“Talk low and slow.” That request sound familiar?
More than 30 million Americans suffer from hearing loss, according to the Food and Drug Administration. The condition is most often age-related, and it takes just the right tone at just the right pace for someone with hearing loss to understand another person’s words — even with hearing aids.
Imagine the frustration, then, for those going without.
Four out of five Americans with hearing loss never get assistance, the FDA says. They’re either too stubborn to get their hearing checked, or they can’t afford the few available options. As more people in our society age — this is not OK. Even mild hearing loss affects people dramatically; they withdraw and suffer from embarrassment and depression more often. An increased risk of dementia and Alzheimer’s disease is also linked to hearing loss.
[lz_bulleted_list title=“Hear This: More Options Needed” source=“http://www.fda.gov”]Roughly 10,000 Americans are turning 65 every single day.|Over 25% of Americans aged 60-69 have hearing loss.|Over 50% of Americans aged 70-79 have hearing loss.|Over 75% of Americans aged 80+ have hearing loss.[/lz_bulleted_list]
The ability to hear well is vital to one’s quality of life. Knowing this, the AARP and the Hearing Loss Association of America (HLAA) support newly revised FDA guidelines on hearing aids. The organizations hope an inexpensive, over-the-counter product can be developed. FDA officials last week said that more affordable hearing aids appear closer to reality than ever.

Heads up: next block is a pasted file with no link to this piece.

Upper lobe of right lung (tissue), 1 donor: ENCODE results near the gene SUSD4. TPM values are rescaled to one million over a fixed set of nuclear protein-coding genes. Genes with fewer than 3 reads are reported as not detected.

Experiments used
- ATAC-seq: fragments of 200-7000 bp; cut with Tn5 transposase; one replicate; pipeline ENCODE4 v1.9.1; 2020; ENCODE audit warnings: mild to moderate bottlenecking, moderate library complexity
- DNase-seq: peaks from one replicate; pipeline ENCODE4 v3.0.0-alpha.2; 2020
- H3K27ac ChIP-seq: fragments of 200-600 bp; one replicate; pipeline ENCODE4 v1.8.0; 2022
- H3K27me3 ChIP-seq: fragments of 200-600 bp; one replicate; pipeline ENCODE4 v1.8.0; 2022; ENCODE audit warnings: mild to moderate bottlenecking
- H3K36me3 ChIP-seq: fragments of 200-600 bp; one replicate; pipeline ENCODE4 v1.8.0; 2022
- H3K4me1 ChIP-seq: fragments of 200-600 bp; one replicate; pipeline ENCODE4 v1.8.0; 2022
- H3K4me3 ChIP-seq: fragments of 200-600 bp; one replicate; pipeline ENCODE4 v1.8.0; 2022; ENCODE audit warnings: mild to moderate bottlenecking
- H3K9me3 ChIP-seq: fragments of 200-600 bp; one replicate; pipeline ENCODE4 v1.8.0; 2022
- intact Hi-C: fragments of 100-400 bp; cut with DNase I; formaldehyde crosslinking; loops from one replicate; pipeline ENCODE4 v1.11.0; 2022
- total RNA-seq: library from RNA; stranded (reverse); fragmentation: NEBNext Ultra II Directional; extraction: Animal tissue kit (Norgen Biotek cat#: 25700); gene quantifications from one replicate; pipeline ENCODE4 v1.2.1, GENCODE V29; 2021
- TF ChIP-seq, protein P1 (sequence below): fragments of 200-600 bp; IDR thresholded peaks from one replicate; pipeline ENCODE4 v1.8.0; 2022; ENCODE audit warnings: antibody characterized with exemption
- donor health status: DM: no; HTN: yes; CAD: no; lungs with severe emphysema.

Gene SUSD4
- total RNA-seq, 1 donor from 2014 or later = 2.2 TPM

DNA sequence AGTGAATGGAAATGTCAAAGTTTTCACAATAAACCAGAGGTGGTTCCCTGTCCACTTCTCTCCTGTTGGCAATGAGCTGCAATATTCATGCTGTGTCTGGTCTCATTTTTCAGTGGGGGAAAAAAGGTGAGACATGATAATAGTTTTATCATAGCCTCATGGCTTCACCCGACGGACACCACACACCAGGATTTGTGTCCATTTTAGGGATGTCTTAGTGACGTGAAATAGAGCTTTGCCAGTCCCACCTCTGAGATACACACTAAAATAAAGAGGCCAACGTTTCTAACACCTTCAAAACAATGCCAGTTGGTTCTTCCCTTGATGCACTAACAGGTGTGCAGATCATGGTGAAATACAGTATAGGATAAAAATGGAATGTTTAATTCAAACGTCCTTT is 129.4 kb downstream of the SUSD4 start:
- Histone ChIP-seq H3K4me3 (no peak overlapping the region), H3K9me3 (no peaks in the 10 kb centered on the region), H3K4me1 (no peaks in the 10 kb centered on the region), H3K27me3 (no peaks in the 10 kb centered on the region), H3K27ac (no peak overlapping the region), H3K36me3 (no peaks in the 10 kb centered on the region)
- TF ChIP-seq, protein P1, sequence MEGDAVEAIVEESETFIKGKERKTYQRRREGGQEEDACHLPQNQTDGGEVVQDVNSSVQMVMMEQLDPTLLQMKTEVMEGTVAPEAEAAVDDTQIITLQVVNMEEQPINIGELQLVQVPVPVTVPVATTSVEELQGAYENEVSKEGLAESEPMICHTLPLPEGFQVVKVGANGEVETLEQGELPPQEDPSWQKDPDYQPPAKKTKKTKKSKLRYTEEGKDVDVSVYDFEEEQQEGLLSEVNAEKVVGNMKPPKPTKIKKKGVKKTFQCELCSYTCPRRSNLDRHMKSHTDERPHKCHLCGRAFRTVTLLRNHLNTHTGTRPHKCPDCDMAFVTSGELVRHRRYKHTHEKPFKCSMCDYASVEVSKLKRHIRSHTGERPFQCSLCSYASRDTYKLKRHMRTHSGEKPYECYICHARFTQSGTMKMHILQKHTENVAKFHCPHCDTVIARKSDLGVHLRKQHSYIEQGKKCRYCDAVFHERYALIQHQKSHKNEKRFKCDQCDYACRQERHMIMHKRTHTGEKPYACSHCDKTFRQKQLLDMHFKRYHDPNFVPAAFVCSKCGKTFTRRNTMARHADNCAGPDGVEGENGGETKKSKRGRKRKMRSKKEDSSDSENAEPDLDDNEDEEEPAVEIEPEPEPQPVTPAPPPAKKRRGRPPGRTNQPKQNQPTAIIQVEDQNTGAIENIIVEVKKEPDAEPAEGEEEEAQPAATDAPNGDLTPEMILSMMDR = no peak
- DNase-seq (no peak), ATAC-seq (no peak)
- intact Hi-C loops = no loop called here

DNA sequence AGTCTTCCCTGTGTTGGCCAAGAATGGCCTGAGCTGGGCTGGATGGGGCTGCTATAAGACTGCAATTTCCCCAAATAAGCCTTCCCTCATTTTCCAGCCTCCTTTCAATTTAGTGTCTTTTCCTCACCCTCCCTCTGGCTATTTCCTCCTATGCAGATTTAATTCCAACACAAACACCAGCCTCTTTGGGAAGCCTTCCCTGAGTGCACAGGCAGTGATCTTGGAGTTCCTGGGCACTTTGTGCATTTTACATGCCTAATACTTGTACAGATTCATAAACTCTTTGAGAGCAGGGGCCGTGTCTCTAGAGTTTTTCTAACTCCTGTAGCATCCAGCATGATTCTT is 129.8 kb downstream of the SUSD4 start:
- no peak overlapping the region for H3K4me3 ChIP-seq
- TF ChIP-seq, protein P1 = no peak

“Consumers can buy simple corrective lenses — reading glasses — over the counter, but the same is not true for hearing aids,” said FDA officials in a media release. “And while hearing aids do not restore perfect hearing, allowing [the] over-the-counter sale would facilitate the availability of more innovative, lower-cost products, enabling millions of people who are negatively impacted by hearing loss to better their daily lives.”
The hearing aids currently on the market come from only six manufacturers worldwide. The average cost is about $2,300 per single hearing aid.
The hope is that any new over-the-counter product brings costs down into the hundreds instead of thousands of dollars.
The FDA also said it does not intend to enforce the requirement that American adults get a medical evaluation before obtaining most hearing aids. The vast majority of people waive this already — and right now, audiological services are bundled into the overall price of a hearing aid.